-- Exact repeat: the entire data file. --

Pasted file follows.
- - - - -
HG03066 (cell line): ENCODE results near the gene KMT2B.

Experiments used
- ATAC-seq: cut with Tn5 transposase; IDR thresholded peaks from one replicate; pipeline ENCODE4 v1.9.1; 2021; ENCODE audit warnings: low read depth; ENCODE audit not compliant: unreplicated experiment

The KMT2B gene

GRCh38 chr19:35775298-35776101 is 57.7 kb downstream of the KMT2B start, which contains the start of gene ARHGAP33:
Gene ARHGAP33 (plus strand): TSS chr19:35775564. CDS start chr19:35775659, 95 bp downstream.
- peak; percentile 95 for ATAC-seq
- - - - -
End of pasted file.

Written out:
HG03066 (cell line): ENCODE results near the gene KMT2B.

Experiments used
- ATAC-seq: cut with Tn5 transposase; IDR thresholded peaks from one replicate; pipeline ENCODE4 v1.9.1; 2021; ENCODE audit warnings: low read depth; ENCODE audit not compliant: unreplicated experiment

The KMT2B gene

GRCh38 chr19:35775298-35776101 is 57.7 kb downstream of the KMT2B start, which contains the start of gene ARHGAP33:
Gene ARHGAP33 (plus strand): TSS chr19:35775564. CDS start chr19:35775659, 95 bp downstream.
- peak; percentile 95 for ATAC-seq